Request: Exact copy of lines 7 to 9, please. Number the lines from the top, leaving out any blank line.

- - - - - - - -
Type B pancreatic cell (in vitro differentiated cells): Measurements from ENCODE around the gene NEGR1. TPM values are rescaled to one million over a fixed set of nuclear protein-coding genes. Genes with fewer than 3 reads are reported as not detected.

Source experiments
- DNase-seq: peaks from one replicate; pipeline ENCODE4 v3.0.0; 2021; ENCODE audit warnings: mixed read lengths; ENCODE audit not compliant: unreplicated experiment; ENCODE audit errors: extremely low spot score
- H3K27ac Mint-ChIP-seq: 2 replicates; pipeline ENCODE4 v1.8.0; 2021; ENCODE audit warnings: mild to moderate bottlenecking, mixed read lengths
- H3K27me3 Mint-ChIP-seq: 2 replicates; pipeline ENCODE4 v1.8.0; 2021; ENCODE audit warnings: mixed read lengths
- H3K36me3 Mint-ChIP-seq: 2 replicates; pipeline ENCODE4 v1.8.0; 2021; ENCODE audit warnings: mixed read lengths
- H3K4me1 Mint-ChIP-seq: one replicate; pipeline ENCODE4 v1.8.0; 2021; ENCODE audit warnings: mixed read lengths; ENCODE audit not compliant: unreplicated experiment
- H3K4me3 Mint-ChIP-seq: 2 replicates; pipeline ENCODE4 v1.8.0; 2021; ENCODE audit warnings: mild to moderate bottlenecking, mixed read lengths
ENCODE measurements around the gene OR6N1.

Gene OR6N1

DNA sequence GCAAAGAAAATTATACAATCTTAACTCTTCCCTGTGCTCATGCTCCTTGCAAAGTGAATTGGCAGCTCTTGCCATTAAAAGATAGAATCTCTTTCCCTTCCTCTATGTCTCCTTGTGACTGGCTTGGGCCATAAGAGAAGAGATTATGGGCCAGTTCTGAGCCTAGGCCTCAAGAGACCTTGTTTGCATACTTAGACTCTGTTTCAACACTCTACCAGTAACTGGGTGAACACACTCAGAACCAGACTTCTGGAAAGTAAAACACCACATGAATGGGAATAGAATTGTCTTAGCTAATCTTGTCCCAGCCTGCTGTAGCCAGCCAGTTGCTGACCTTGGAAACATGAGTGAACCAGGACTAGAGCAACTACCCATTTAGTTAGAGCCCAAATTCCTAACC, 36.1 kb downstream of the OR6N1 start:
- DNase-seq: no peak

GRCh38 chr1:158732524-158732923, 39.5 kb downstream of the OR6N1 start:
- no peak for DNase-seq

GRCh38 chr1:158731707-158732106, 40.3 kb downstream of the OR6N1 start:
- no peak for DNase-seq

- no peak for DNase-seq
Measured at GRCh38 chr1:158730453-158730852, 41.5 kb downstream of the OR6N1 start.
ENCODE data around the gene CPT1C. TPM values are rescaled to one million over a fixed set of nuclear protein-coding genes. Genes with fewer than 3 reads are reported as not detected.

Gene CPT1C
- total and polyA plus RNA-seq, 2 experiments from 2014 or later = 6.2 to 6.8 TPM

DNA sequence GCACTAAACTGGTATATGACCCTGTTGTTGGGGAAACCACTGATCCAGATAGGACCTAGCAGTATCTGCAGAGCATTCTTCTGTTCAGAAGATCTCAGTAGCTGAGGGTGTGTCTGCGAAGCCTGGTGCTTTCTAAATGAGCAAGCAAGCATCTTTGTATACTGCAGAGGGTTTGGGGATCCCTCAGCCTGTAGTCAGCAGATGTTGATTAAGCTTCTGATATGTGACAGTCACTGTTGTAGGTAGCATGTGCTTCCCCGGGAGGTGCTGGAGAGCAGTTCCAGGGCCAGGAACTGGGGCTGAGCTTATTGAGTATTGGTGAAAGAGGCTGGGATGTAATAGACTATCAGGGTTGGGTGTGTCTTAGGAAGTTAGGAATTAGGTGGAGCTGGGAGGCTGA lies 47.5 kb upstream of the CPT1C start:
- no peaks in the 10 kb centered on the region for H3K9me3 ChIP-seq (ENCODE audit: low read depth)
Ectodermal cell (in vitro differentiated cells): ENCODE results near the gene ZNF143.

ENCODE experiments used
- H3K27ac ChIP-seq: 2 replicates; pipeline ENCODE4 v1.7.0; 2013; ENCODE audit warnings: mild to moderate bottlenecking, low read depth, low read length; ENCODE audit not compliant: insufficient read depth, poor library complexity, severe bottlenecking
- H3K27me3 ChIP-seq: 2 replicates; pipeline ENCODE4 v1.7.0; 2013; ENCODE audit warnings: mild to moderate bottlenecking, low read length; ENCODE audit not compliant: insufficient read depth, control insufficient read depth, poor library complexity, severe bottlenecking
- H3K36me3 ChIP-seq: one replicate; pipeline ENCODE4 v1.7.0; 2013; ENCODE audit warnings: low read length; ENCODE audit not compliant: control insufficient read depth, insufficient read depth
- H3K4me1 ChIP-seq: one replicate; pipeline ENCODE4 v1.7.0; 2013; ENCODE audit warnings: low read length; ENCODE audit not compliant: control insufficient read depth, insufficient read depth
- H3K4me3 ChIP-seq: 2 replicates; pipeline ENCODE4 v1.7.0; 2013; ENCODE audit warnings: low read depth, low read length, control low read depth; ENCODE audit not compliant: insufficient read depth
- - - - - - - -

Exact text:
- H3K4me1 Mint-ChIP-seq: one replicate; pipeline ENCODE4 v1.8.0; 2021; ENCODE audit warnings: mixed read lengths; ENCODE audit not compliant: unreplicated experiment
- H3K4me3 Mint-ChIP-seq: 2 replicates; pipeline ENCODE4 v1.8.0; 2021; ENCODE audit warnings: mild to moderate bottlenecking, mixed read lengths
ENCODE measurements around the gene OR6N1.